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  • Published in Opinion
Manchester People's Assembly & Manchester Trades Council Cost of Living demo, 12th Feb. Photo: Neil Terry

Manchester People's Assembly & Manchester Trades Council Cost of Living demo, 12th Feb. Photo: Neil Terry

As bills rocket and poverty increases, Terina Hine explains why it doesn’t have to be this way

Millions are struggling to pay rent, buy food, and heat their homes; energy and food bills are skyrocketing while workers are being hit by National Insurance hikes and real terms pay cuts. We are facing the biggest cost of living crisis in over 60 years.

In April, energy bills will increase by 54% while National Insurance contributions rise by 10%, and food price inflation will reach 5%. At the same time all help is frozen or cut.

Families are being plunged into poverty - fuel poverty, food poverty and just plain, simple poverty.

In 2020 the UK already had one of the highest rates of food insecurity in Europe; in 2022 it is higher still. Almost 5 million UK adults have experienced food insecurity in the past month. Millions queue at food banks through the rain and freezing cold, and as the spring sun begins to shine these queues grow.

Experts have warned that the worst is yet to come. The economic fallout from the Ukraine crisis has not yet fed through. Oil and gas prices are rising steeply, and as summer moves to autumn, Ofgem will set another fuel price cap, expected to add a further £500 - £1,000 to the average UK household fuel bill.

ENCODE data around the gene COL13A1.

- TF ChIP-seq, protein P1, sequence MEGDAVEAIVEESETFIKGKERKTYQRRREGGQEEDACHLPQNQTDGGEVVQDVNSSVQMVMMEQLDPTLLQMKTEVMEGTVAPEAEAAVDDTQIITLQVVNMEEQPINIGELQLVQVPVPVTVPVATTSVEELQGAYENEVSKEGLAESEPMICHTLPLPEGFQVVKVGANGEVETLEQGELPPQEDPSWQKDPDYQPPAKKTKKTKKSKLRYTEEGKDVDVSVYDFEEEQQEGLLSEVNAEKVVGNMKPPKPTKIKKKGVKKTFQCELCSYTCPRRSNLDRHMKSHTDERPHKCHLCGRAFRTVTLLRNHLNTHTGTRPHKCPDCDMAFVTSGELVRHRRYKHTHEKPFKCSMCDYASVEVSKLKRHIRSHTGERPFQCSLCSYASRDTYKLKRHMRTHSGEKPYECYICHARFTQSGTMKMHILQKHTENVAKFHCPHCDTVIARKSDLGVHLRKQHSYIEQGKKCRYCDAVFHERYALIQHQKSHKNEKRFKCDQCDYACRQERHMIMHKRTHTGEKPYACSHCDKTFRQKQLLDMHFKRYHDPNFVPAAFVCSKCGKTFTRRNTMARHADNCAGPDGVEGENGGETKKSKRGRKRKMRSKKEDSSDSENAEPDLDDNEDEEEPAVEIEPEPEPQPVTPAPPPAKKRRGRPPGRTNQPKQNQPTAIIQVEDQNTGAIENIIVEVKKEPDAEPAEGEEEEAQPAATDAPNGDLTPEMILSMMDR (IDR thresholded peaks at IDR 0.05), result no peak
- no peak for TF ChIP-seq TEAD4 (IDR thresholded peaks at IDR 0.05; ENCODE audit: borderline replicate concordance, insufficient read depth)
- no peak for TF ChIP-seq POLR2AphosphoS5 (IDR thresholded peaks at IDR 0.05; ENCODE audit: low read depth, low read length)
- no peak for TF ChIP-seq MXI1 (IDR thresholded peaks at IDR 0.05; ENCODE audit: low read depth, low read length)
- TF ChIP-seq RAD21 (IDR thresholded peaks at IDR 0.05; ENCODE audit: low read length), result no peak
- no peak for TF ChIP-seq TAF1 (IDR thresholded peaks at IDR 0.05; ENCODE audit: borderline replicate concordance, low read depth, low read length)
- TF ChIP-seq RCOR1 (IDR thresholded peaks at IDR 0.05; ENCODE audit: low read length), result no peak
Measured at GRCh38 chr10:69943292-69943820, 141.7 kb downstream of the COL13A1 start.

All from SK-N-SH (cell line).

We are witnessing a major assault on the living standards of millions, but as the financial pain bites for the majority, corporations and energy companies are announcing record profits - Shell and BP declared profits of £85m per day in February.

The poorest will hurt the most, but this cost of living crisis will impact on us all. Well, almost all. It probably won’t hurt our billionaire Chancellor, nor his Tory chums who made millions from Covid VIP lanes or lucrative second jobs.

And as for the rest of our representatives in Parliament, they get a nice little buffer with a £2,200 April pay rise, on top of their already generous £84,144 salary.

Few ordinary people have savings to fall back on – after all, this latest attack comes on the back of a decade of lost pay.

Underpaid workers are increasingly reliant on overdrafts, credit cards and pay-day loans to make end meet.

We are told there is no alternative - money borrowed for the pandemic must be repaid, price rises are global, out of the government’s control - someone must pay, and that someone is you.

But this refrain is as familiar as it is wrong, and there comes a point where our finances can be stretched no further.

Austerity is a political choice and it must be resisted.

Photo by Neil Terry. Follow him on Instagram at Neil Terry Photography

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